Investigations and the Right to Privacy

Screen Shot 2016-04-27 at 17.53.12

Is it a breach of human rights to monitor emails?

Article 8 of the European Convention on Human Rights protects employees’ right to privacy; this extends to the sanctity of private correspondence. Which makes sense of course: no reasonable employer would expect to have access to credit card statements, final demands and love letters!

However, things are less clear – much less clear – when the employee uses work email to send and receive personal emails. The nutshell answer is that employees’ private emails, even those sent from a work email account, are covered by Article 8 if:

  • the employee has a reasonable expectation of privacy
  • the emails do not impact on work related matters
  • the emails are not addressed to colleagues’ work email addresses

So, what to do? We advise that you should have a written policy that explains your approach to email and internet usage and which makes it clear that employees cannot expect emails sent using work systems to be kept private.

You could indicate that monitoring of emails will, where possible, avoid access to those whose subject line contains something like: ‘Private & Personal Email Not Relevant to Business Functions’. This will discourage the practice except in real emergencies, and make it very obvious when email systems are being abused.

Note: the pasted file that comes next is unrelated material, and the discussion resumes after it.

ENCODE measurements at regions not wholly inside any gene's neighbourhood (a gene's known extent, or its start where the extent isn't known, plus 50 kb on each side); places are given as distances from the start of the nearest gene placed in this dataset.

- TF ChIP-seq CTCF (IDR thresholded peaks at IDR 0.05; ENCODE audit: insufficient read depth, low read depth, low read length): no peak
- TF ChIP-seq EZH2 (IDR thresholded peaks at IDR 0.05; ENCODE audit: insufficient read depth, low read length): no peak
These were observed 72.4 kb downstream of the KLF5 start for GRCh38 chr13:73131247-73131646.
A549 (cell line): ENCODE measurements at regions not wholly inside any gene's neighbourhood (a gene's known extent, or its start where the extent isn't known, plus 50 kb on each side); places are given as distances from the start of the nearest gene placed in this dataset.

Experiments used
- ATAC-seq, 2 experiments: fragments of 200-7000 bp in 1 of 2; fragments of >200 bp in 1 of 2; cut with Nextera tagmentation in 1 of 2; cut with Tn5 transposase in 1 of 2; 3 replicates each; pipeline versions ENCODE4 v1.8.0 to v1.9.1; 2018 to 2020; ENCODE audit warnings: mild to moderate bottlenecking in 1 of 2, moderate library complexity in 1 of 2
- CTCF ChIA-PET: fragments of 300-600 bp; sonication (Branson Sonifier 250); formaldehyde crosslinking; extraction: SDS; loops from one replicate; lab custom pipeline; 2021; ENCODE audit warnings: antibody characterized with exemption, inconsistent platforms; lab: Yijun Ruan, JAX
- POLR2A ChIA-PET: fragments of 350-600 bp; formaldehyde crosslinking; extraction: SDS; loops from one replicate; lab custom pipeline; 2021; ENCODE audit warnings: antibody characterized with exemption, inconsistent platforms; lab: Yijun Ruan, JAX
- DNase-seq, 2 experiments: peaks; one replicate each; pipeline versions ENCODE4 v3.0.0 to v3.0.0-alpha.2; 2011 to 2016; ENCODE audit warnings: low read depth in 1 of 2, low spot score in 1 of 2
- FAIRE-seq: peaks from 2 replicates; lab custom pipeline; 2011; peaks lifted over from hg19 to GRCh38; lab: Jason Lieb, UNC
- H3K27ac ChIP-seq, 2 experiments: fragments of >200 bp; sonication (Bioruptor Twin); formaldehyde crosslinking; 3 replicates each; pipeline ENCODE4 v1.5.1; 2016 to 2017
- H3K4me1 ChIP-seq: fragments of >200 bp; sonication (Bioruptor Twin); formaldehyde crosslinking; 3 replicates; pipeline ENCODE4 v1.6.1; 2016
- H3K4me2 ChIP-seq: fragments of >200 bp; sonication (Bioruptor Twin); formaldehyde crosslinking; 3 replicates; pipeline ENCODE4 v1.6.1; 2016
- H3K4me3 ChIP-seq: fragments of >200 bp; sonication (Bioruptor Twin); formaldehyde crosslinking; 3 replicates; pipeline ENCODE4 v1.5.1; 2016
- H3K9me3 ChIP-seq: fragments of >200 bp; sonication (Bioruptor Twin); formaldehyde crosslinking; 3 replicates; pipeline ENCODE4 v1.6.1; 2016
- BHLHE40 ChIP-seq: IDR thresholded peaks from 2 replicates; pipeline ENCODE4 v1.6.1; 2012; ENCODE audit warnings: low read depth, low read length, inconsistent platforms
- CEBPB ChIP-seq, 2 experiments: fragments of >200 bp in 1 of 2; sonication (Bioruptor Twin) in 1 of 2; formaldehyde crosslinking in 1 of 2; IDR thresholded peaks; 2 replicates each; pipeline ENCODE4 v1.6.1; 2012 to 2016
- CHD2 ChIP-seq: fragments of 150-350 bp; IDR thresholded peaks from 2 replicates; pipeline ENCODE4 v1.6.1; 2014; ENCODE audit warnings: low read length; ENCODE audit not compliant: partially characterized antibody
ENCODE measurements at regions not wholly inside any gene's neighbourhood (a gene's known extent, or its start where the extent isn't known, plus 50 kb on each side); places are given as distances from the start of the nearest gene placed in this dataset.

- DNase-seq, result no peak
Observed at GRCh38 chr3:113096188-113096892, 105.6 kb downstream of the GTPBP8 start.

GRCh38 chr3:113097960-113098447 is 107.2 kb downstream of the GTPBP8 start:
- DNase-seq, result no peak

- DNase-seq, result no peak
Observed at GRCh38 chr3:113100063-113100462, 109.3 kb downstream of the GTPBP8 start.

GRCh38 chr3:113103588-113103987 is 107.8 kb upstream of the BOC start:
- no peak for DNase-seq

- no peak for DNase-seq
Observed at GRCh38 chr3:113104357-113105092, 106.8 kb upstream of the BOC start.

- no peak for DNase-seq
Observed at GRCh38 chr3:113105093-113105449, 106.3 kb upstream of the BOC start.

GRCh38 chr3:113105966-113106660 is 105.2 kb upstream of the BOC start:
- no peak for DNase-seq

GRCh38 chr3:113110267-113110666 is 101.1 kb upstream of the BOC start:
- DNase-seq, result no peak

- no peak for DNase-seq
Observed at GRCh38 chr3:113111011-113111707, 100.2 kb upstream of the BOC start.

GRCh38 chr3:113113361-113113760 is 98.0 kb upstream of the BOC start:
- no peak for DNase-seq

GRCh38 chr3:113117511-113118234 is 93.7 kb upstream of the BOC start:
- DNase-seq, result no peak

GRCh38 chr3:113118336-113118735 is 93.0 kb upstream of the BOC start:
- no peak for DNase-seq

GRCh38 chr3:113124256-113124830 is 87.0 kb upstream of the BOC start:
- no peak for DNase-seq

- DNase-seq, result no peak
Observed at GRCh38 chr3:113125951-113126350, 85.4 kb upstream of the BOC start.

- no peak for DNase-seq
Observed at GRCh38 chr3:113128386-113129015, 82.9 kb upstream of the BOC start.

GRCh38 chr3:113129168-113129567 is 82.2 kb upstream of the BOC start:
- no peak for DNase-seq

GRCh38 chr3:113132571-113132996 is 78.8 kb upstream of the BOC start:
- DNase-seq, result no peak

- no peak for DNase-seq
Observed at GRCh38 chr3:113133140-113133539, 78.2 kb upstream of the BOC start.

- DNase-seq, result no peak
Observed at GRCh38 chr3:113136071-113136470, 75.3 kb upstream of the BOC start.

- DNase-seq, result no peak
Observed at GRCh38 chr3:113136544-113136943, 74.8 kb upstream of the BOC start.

Can employers read private emails?

Employees frequently use work email systems for private emails. Occasionally these emails may be relevant to disciplinary or other processes.

Can the employer lawfully read private emails or use them in any formal process?

The Human Rights Act protects employees’ rights to private life and this includes personal emails even if they are sent or received on the employer’s systems. This affects lawfulness in different ways and could mean that emails that are relied upon turn out to be inadmissible.

So what can an employer do to make sure they are entitled to access and use these emails?

An employee can only rely on the right to private life if they have an expectation that emails will be private.

So the employer must adopt an email, internet and electronic communication policy that makes it clear that there can be no expectation of privacy.